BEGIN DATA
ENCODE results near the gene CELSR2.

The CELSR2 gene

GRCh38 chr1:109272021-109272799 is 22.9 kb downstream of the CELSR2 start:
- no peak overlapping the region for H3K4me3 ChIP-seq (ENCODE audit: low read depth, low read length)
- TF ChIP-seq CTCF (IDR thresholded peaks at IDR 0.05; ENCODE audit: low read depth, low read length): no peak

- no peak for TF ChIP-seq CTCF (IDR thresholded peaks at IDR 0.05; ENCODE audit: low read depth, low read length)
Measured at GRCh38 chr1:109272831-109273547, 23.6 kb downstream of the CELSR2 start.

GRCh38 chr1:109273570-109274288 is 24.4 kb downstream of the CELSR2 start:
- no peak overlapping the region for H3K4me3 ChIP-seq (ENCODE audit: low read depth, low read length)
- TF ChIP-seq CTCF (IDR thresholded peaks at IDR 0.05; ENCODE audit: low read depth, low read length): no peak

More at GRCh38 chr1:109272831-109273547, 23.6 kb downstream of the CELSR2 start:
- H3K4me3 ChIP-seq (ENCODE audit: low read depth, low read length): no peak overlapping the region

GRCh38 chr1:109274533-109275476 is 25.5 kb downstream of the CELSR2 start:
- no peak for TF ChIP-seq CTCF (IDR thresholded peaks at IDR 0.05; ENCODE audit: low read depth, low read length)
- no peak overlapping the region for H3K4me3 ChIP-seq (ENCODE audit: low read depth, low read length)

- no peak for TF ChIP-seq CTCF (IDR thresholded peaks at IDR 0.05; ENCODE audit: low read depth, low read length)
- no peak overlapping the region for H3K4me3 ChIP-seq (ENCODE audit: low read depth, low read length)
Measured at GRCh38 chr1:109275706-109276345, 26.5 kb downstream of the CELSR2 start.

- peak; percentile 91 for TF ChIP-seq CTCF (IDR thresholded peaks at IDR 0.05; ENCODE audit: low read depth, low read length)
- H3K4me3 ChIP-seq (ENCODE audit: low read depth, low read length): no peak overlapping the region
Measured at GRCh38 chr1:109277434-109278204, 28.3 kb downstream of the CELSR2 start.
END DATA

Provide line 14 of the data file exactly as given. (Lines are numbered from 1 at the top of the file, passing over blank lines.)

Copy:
- no peak for TF ChIP-seq CTCF (IDR thresholded peaks at IDR 0.05; ENCODE audit: low read depth, low read length)